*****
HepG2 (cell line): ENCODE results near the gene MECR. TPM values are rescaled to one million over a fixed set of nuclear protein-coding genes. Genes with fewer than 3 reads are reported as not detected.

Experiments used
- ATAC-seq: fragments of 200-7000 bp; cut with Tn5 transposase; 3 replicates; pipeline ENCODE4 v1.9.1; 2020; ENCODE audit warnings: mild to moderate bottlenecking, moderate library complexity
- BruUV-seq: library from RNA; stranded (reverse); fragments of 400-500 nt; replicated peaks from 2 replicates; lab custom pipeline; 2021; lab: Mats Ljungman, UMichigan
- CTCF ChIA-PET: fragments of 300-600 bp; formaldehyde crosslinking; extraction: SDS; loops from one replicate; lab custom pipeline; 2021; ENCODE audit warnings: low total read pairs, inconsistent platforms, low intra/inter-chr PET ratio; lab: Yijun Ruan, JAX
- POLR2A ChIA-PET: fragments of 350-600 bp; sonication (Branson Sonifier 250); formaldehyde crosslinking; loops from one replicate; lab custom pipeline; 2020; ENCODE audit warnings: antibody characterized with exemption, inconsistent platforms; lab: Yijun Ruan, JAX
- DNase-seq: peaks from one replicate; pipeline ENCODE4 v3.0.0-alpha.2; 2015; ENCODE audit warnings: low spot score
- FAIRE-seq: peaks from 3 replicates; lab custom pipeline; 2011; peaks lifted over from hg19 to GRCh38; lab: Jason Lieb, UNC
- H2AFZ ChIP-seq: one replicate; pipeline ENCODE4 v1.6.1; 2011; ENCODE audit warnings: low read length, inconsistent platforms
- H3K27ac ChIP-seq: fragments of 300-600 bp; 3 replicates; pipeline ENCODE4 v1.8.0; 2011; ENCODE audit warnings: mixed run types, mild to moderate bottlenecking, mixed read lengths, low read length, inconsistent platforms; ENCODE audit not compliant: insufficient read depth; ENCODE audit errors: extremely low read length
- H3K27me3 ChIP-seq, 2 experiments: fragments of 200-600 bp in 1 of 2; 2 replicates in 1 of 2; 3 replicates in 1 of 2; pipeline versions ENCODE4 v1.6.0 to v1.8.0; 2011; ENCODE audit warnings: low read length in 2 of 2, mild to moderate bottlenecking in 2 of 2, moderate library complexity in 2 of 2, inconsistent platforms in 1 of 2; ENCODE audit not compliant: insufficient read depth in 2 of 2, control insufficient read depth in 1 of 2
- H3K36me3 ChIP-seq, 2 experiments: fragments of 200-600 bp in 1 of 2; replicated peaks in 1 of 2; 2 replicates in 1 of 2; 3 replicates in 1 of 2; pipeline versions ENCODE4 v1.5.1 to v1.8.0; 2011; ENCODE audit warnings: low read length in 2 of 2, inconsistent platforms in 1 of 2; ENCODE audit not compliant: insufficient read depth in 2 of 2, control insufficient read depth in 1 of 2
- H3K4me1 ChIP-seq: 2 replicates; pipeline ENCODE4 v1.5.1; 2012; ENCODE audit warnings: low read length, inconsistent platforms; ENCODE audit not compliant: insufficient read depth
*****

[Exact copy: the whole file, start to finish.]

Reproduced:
HepG2 (cell line): ENCODE results near the gene MECR. TPM values are rescaled to one million over a fixed set of nuclear protein-coding genes. Genes with fewer than 3 reads are reported as not detected.

Experiments used
- ATAC-seq: fragments of 200-7000 bp; cut with Tn5 transposase; 3 replicates; pipeline ENCODE4 v1.9.1; 2020; ENCODE audit warnings: mild to moderate bottlenecking, moderate library complexity
- BruUV-seq: library from RNA; stranded (reverse); fragments of 400-500 nt; replicated peaks from 2 replicates; lab custom pipeline; 2021; lab: Mats Ljungman, UMichigan
- CTCF ChIA-PET: fragments of 300-600 bp; formaldehyde crosslinking; extraction: SDS; loops from one replicate; lab custom pipeline; 2021; ENCODE audit warnings: low total read pairs, inconsistent platforms, low intra/inter-chr PET ratio; lab: Yijun Ruan, JAX
- POLR2A ChIA-PET: fragments of 350-600 bp; sonication (Branson Sonifier 250); formaldehyde crosslinking; loops from one replicate; lab custom pipeline; 2020; ENCODE audit warnings: antibody characterized with exemption, inconsistent platforms; lab: Yijun Ruan, JAX
- DNase-seq: peaks from one replicate; pipeline ENCODE4 v3.0.0-alpha.2; 2015; ENCODE audit warnings: low spot score
- FAIRE-seq: peaks from 3 replicates; lab custom pipeline; 2011; peaks lifted over from hg19 to GRCh38; lab: Jason Lieb, UNC
- H2AFZ ChIP-seq: one replicate; pipeline ENCODE4 v1.6.1; 2011; ENCODE audit warnings: low read length, inconsistent platforms
- H3K27ac ChIP-seq: fragments of 300-600 bp; 3 replicates; pipeline ENCODE4 v1.8.0; 2011; ENCODE audit warnings: mixed run types, mild to moderate bottlenecking, mixed read lengths, low read length, inconsistent platforms; ENCODE audit not compliant: insufficient read depth; ENCODE audit errors: extremely low read length
- H3K27me3 ChIP-seq, 2 experiments: fragments of 200-600 bp in 1 of 2; 2 replicates in 1 of 2; 3 replicates in 1 of 2; pipeline versions ENCODE4 v1.6.0 to v1.8.0; 2011; ENCODE audit warnings: low read length in 2 of 2, mild to moderate bottlenecking in 2 of 2, moderate library complexity in 2 of 2, inconsistent platforms in 1 of 2; ENCODE audit not compliant: insufficient read depth in 2 of 2, control insufficient read depth in 1 of 2
- H3K36me3 ChIP-seq, 2 experiments: fragments of 200-600 bp in 1 of 2; replicated peaks in 1 of 2; 2 replicates in 1 of 2; 3 replicates in 1 of 2; pipeline versions ENCODE4 v1.5.1 to v1.8.0; 2011; ENCODE audit warnings: low read length in 2 of 2, inconsistent platforms in 1 of 2; ENCODE audit not compliant: insufficient read depth in 2 of 2, control insufficient read depth in 1 of 2
- H3K4me1 ChIP-seq: 2 replicates; pipeline ENCODE4 v1.5.1; 2012; ENCODE audit warnings: low read length, inconsistent platforms; ENCODE audit not compliant: insufficient read depth